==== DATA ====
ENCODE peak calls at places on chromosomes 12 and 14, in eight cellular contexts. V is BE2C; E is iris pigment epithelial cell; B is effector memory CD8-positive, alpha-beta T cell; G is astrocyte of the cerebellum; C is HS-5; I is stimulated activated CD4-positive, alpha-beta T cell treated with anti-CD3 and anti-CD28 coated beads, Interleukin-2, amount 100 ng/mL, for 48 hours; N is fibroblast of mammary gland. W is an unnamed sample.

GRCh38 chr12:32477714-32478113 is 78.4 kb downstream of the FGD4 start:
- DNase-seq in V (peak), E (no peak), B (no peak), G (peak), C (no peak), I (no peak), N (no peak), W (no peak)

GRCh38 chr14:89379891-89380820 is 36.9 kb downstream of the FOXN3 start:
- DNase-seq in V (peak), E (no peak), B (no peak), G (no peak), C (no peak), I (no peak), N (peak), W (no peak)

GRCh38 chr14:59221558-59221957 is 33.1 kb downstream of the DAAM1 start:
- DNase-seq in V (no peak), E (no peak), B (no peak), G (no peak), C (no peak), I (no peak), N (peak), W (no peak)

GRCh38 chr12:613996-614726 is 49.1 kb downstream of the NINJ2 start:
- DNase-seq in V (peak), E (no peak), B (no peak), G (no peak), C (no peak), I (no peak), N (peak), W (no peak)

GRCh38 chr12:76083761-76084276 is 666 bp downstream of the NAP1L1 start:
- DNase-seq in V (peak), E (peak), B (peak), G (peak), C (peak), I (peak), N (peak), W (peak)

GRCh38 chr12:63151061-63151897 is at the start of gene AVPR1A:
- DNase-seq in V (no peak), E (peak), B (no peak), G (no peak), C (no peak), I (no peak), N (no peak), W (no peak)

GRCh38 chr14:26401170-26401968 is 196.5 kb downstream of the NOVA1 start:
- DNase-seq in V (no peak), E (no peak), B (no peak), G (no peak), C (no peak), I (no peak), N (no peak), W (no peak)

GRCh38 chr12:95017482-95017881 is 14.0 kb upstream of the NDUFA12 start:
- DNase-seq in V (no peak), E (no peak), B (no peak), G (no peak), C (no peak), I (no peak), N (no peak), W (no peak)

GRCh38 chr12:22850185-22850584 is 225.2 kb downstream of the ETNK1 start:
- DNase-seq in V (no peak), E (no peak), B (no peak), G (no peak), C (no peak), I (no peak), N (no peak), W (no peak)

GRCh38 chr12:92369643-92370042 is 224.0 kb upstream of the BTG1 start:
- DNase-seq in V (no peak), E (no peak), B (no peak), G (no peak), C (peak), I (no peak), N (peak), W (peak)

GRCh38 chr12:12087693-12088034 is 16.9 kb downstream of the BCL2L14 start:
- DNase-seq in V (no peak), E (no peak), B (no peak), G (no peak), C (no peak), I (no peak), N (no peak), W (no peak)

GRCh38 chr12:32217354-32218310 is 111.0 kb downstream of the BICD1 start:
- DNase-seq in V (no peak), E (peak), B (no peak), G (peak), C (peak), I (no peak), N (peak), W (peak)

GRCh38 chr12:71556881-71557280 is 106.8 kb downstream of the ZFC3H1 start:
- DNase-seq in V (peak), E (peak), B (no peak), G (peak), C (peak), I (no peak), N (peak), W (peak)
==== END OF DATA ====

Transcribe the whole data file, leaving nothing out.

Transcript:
ENCODE peak calls at places on chromosomes 12 and 14, in eight cellular contexts. V is BE2C; E is iris pigment epithelial cell; B is effector memory CD8-positive, alpha-beta T cell; G is astrocyte of the cerebellum; C is HS-5; I is stimulated activated CD4-positive, alpha-beta T cell treated with anti-CD3 and anti-CD28 coated beads, Interleukin-2, amount 100 ng/mL, for 48 hours; N is fibroblast of mammary gland. W is an unnamed sample.

GRCh38 chr12:32477714-32478113 is 78.4 kb downstream of the FGD4 start:
- DNase-seq in V (peak), E (no peak), B (no peak), G (peak), C (no peak), I (no peak), N (no peak), W (no peak)

GRCh38 chr14:89379891-89380820 is 36.9 kb downstream of the FOXN3 start:
- DNase-seq in V (peak), E (no peak), B (no peak), G (no peak), C (no peak), I (no peak), N (peak), W (no peak)

GRCh38 chr14:59221558-59221957 is 33.1 kb downstream of the DAAM1 start:
- DNase-seq in V (no peak), E (no peak), B (no peak), G (no peak), C (no peak), I (no peak), N (peak), W (no peak)

GRCh38 chr12:613996-614726 is 49.1 kb downstream of the NINJ2 start:
- DNase-seq in V (peak), E (no peak), B (no peak), G (no peak), C (no peak), I (no peak), N (peak), W (no peak)

GRCh38 chr12:76083761-76084276 is 666 bp downstream of the NAP1L1 start:
- DNase-seq in V (peak), E (peak), B (peak), G (peak), C (peak), I (peak), N (peak), W (peak)

GRCh38 chr12:63151061-63151897 is at the start of gene AVPR1A:
- DNase-seq in V (no peak), E (peak), B (no peak), G (no peak), C (no peak), I (no peak), N (no peak), W (no peak)

GRCh38 chr14:26401170-26401968 is 196.5 kb downstream of the NOVA1 start:
- DNase-seq in V (no peak), E (no peak), B (no peak), G (no peak), C (no peak), I (no peak), N (no peak), W (no peak)

GRCh38 chr12:95017482-95017881 is 14.0 kb upstream of the NDUFA12 start:
- DNase-seq in V (no peak), E (no peak), B (no peak), G (no peak), C (no peak), I (no peak), N (no peak), W (no peak)

GRCh38 chr12:22850185-22850584 is 225.2 kb downstream of the ETNK1 start:
- DNase-seq in V (no peak), E (no peak), B (no peak), G (no peak), C (no peak), I (no peak), N (no peak), W (no peak)

GRCh38 chr12:92369643-92370042 is 224.0 kb upstream of the BTG1 start:
- DNase-seq in V (no peak), E (no peak), B (no peak), G (no peak), C (peak), I (no peak), N (peak), W (peak)

GRCh38 chr12:12087693-12088034 is 16.9 kb downstream of the BCL2L14 start:
- DNase-seq in V (no peak), E (no peak), B (no peak), G (no peak), C (no peak), I (no peak), N (no peak), W (no peak)

GRCh38 chr12:32217354-32218310 is 111.0 kb downstream of the BICD1 start:
- DNase-seq in V (no peak), E (peak), B (no peak), G (peak), C (peak), I (no peak), N (peak), W (peak)

GRCh38 chr12:71556881-71557280 is 106.8 kb downstream of the ZFC3H1 start:
- DNase-seq in V (peak), E (peak), B (no peak), G (peak), C (peak), I (no peak), N (peak), W (peak)